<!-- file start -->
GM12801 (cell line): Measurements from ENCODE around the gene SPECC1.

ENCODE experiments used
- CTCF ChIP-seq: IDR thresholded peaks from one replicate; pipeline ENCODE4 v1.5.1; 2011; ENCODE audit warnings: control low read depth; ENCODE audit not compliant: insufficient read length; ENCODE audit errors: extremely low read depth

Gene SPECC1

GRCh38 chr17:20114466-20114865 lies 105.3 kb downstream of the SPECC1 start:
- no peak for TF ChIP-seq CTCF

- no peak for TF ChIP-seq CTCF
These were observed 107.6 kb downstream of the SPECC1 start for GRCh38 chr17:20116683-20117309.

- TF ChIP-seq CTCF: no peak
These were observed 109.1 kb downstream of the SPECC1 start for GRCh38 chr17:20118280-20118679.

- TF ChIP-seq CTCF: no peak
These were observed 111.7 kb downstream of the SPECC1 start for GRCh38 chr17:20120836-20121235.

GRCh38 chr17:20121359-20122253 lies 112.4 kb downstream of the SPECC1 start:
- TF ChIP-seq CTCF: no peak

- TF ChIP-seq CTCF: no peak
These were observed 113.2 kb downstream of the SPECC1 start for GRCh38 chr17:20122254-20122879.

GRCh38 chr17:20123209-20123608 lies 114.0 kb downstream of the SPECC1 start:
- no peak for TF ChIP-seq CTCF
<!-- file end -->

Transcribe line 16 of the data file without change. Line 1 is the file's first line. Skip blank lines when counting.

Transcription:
These were observed 113.2 kb downstream of the SPECC1 start for GRCh38 chr17:20122254-20122879.